Helen Keller Elementary School

The new $16.4M, 56,600 square foot Helen Keller Elementary School replaced the old school that was constructed in 1968, and consists of 22 classrooms that support 350 students. This project received the William W. Caudill Citation Award and Learning by Design's 2014 Grand Prize Award.

Automatic daylight harvesting techniques are employed in each classroom to reduce the artificial lighting levels in response to natural sunlight, saving significant lighting-use energy. A roof-mounted, 10kW, photovoltaic (PV) system is installed and tied into the building's electrical distribution system. Provisions were made to provide a kiosk monitor to report PV production and current meteorological conditions as a visual aid for teaching and learning PV technology.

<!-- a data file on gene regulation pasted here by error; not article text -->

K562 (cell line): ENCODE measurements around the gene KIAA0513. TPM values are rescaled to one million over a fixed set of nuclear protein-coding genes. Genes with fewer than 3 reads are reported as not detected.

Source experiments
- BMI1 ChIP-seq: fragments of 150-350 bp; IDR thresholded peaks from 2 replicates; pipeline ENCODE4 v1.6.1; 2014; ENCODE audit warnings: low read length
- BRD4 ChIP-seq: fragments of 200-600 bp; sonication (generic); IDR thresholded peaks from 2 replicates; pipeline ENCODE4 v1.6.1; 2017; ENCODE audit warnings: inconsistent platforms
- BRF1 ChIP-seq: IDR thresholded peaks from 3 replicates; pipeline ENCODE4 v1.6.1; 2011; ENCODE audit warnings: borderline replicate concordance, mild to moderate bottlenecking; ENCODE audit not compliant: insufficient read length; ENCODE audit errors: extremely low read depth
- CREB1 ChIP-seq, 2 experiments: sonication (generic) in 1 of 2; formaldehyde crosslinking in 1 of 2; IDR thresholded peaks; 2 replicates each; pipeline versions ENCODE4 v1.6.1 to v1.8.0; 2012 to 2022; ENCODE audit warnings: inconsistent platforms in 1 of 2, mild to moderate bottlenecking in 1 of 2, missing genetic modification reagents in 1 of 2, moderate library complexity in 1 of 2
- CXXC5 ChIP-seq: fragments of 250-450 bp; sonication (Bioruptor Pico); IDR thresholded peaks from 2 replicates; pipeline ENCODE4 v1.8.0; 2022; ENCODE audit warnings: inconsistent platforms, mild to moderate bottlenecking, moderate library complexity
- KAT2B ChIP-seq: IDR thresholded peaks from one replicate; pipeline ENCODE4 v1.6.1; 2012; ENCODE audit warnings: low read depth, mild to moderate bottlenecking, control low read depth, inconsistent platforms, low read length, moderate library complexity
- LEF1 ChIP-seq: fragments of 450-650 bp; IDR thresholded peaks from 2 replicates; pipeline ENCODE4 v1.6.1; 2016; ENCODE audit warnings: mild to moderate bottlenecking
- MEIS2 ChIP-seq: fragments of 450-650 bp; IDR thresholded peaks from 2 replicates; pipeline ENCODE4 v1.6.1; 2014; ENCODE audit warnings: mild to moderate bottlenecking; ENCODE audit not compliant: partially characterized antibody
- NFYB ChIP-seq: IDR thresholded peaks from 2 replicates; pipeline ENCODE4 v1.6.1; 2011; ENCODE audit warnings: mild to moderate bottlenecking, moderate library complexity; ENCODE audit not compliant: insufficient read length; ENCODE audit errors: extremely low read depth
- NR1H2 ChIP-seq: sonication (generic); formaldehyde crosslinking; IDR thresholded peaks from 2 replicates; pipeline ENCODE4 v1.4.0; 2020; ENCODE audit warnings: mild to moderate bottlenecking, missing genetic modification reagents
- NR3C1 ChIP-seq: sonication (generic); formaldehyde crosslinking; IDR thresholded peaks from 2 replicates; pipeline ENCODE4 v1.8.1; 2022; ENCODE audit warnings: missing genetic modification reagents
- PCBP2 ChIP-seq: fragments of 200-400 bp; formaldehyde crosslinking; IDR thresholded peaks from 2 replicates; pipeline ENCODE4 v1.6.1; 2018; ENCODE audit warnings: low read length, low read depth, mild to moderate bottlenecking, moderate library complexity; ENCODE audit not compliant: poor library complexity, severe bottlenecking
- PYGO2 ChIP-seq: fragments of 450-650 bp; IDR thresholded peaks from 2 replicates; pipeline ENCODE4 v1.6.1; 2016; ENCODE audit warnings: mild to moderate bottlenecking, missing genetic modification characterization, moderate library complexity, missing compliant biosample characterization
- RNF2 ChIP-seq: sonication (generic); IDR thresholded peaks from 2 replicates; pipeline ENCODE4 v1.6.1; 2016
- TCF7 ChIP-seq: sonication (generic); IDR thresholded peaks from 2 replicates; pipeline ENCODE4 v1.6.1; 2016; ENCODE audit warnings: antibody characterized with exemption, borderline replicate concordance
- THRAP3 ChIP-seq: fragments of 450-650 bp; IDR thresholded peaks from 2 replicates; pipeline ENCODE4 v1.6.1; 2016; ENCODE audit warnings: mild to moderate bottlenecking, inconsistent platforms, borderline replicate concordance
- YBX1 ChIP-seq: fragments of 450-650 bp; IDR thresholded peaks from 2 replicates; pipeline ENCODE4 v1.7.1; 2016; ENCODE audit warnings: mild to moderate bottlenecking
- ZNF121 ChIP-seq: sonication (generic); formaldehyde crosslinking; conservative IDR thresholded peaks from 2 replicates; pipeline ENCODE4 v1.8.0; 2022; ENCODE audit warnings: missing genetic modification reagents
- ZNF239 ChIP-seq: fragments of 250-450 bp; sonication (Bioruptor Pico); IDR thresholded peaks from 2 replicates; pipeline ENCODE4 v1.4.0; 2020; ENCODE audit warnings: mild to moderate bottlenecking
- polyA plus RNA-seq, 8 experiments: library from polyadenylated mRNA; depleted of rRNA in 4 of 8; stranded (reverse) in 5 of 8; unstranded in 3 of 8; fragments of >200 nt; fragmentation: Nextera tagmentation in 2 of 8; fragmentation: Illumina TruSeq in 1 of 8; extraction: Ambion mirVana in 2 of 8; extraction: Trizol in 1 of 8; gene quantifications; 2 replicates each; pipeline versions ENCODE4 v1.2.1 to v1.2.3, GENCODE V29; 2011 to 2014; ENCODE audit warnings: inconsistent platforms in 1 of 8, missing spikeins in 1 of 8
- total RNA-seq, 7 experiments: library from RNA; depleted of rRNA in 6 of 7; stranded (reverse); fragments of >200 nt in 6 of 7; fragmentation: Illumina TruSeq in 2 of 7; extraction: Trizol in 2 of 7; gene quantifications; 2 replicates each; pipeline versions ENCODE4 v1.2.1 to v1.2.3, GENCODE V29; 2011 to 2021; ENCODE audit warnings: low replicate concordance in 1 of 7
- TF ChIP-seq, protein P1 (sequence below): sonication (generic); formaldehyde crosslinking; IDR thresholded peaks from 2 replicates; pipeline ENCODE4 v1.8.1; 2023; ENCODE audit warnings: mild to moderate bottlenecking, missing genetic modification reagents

The HVAC system consisted of a two-pipe hydronic system, producing hot water for a mixture of Variable Air Volume (VAV) and constant air volume zones. Heating water is produced by high efficiency gas fired boilers and distributed throughout the building with a variable flow pumping system. The gym, commons, kitchen, and stage are served by constant volume air handling units with hot water coils, exhaust fans, and air side economizer, delivering air to an overhead air distribution. The classrooms are served by a VAV displacement ventilation system. Each classroom has a terminal box with hot water reheat, displacement ventilation devices placed low in the space with a high return for ventilation and air distribution efficiency, and hot water finned tube heaters at the exterior walls to heat the space. The VAV central air handlers employ air side economizer, a hot water coil, and a unique energy recovery system that consists of a glycol runaround loop with a water-to-water heat pump in the circuit located between the supply and exhaust side coils. This allows energy to be recovered from all building exhaust air without crossover as well as providing cooling capability on days when the air side economizer is not viable.